Not only do they change and evolve as he does, but they also fundamentally shift the plot of his story. If he chose to kill Toothless when he first met him, or even just alerted the other Vikings, his journey would have never truly began. Likewise, without his Midpoint and Third Plot Point, it’s unlikely he would have had the confidence and conviction he needed to overcome his Climactic Moment.
How to Add Crossroads to Your Story
At the end of the day, this crossroads principle is one of the best things you can apply to your story. Not only will it bring your protagonist to life, but it’ll also ensure your plot shifts alongside your hero. The result is a more engaging novel—as well as happier readers! The question now is how to actually apply these crossroads…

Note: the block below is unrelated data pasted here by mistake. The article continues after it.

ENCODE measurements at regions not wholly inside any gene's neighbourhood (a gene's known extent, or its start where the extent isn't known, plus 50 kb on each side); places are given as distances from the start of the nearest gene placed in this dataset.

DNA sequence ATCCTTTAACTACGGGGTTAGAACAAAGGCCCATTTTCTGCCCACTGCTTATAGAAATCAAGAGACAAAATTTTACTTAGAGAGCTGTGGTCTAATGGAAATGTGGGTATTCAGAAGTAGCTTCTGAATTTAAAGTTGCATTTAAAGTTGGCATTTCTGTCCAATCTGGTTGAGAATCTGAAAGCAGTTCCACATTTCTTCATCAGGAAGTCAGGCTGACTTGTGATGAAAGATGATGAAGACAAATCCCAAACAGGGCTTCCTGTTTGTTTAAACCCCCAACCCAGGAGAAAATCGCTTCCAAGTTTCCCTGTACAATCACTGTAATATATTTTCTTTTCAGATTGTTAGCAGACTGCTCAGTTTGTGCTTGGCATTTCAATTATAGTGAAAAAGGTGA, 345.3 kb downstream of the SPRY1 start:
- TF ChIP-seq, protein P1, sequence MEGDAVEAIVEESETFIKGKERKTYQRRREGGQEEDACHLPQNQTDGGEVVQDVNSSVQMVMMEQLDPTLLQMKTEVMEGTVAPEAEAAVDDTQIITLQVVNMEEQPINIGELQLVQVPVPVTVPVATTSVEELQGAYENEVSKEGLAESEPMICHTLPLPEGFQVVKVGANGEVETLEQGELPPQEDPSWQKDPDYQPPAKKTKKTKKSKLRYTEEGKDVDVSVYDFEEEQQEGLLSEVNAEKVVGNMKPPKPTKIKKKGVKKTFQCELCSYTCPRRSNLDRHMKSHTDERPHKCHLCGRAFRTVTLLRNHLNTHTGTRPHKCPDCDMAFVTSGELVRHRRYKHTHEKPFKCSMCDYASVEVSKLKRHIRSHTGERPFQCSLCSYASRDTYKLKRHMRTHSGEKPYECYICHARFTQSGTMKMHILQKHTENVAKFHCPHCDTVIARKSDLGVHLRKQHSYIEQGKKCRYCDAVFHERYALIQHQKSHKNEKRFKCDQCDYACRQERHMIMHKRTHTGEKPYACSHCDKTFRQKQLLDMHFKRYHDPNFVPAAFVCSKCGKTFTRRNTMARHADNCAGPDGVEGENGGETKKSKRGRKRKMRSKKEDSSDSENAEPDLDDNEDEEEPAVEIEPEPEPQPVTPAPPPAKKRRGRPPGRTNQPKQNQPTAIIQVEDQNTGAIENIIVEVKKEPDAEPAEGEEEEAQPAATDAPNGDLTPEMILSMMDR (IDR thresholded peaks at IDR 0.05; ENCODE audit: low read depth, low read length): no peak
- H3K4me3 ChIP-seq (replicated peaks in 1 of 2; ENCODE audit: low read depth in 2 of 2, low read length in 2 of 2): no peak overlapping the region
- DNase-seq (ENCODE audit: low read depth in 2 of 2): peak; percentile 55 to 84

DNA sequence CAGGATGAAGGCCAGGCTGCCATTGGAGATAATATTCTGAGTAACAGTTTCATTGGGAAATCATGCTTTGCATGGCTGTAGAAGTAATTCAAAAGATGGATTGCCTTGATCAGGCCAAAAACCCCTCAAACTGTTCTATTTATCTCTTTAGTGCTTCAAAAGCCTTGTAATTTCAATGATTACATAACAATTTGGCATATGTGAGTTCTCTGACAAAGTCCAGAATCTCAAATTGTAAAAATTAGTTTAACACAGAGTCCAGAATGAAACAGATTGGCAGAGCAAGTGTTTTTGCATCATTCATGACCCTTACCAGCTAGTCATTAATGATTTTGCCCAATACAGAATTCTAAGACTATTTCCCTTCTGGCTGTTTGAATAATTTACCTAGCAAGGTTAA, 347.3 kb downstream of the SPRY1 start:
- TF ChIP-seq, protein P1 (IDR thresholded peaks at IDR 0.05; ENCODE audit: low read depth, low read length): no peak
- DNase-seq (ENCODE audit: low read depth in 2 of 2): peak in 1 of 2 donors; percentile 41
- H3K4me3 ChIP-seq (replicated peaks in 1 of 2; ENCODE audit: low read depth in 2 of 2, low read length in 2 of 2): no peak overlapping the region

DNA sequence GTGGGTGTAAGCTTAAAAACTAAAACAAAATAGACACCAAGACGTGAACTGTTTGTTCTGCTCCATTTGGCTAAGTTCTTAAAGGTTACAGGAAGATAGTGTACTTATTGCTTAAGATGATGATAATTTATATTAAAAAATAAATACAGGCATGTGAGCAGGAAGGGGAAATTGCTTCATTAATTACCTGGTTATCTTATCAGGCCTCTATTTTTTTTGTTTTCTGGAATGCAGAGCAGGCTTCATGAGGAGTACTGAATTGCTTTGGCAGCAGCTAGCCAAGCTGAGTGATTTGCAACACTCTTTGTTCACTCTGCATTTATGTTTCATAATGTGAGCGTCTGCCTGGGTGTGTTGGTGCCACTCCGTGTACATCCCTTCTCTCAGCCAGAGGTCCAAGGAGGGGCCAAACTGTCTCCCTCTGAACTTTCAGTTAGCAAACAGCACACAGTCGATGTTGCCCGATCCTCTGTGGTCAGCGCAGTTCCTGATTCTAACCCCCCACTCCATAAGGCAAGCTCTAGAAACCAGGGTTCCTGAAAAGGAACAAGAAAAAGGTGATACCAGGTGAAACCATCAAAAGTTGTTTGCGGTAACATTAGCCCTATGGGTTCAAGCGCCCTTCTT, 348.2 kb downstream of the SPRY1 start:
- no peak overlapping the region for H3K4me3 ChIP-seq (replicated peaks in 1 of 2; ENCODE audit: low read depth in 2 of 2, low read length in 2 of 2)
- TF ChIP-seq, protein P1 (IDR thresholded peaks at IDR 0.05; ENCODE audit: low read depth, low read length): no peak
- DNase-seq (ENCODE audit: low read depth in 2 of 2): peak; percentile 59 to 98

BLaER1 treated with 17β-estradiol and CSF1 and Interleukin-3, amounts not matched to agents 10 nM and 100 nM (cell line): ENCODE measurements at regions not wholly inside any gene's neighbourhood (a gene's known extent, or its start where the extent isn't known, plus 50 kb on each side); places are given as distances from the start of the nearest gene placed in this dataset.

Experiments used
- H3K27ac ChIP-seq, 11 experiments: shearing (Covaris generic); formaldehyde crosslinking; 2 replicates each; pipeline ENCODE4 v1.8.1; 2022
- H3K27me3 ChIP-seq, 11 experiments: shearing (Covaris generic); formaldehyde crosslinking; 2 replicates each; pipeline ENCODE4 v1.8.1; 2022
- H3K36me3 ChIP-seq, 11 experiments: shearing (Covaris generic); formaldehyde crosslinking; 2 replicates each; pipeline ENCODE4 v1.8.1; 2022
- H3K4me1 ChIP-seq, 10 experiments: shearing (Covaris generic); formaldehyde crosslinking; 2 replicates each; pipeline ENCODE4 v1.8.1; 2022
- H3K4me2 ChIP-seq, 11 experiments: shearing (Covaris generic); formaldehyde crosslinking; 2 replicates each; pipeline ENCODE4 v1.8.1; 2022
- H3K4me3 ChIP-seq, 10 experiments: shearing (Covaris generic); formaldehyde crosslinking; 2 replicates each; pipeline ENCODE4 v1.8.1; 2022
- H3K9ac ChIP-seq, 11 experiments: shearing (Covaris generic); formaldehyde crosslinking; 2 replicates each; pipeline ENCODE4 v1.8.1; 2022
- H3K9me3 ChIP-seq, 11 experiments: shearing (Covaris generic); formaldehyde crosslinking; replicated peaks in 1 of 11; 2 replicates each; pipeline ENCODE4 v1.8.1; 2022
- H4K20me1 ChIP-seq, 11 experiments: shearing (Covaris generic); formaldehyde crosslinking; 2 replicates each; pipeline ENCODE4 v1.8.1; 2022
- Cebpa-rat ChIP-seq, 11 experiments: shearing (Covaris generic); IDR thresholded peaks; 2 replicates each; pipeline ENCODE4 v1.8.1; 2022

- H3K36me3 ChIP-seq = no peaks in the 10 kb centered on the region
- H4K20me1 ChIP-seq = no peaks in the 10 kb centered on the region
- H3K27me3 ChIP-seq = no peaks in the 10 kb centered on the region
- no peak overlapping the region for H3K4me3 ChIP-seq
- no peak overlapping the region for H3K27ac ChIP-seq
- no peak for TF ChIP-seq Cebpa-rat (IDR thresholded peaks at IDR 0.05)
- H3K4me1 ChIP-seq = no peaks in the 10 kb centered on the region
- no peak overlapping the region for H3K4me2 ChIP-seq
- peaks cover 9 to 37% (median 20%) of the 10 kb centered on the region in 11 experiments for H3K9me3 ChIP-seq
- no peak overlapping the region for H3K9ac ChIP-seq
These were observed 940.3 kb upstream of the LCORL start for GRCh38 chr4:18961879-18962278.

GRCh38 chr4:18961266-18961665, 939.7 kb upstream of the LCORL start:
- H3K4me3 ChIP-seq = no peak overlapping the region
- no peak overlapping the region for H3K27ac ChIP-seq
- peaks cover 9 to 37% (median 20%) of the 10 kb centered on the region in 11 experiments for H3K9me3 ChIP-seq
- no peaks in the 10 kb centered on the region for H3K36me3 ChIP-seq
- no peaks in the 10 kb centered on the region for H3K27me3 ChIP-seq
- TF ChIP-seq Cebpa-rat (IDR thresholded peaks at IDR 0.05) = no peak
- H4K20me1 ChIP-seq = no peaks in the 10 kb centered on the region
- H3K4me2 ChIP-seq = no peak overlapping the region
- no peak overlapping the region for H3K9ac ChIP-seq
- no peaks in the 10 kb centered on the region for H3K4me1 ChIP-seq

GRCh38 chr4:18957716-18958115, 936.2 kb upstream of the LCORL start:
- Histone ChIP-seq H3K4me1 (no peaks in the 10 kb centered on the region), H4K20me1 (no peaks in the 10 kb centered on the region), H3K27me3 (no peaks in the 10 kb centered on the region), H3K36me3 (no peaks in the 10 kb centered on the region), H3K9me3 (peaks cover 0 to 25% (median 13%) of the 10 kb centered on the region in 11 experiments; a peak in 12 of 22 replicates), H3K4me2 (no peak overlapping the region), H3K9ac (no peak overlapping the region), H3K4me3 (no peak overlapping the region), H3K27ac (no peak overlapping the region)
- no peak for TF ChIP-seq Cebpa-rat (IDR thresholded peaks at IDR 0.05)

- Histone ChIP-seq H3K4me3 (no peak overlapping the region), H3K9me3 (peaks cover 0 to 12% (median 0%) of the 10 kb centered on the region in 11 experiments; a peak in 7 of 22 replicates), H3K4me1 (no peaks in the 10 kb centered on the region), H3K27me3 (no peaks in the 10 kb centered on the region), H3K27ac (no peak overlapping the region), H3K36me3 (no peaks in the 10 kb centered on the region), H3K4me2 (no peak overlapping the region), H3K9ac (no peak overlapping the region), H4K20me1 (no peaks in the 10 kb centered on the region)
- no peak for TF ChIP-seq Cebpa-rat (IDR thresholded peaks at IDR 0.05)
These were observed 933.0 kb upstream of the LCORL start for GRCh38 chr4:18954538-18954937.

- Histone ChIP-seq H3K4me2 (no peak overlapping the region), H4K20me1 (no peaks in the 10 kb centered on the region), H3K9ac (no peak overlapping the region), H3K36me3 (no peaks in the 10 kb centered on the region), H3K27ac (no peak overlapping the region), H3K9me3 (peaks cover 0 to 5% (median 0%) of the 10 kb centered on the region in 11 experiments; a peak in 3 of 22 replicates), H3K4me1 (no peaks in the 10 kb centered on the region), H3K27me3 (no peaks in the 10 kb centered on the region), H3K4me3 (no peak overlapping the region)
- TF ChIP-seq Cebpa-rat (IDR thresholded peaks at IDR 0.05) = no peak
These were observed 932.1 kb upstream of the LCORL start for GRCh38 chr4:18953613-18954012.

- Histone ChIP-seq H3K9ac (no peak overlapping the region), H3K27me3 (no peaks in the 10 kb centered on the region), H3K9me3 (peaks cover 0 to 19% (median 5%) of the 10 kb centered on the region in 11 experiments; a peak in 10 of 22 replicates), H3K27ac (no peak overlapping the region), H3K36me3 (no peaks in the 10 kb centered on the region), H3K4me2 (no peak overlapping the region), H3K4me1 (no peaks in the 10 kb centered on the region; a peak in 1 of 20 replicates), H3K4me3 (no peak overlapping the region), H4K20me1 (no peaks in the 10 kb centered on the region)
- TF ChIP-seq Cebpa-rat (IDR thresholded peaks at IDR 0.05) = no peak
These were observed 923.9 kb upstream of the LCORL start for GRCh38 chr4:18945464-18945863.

Fortunately, if you already understand your plot, this shouldn’t be too hard:
#1: Skim through your scenes and figure out which ones correspond to these crossroads.
#2: Then, think carefully about the decision your protagonist makes in that plot point.
#3: If they don’t make a clear decision yet, think about what choices they should make.
#4: Finally, make sure their choices are clear to your readers and reflect who they are at that point in their story.
Ultimately, all of this is about creating believable change in your protagonist. And this isn’t limited to your hero either! Any of your characters can experience these turning point, helping get your readers even more invested in your story.
After all, if you want readers to stick around for the long haul, you need to give them a good reason—and these crossroads are that reason!
Leave a Reply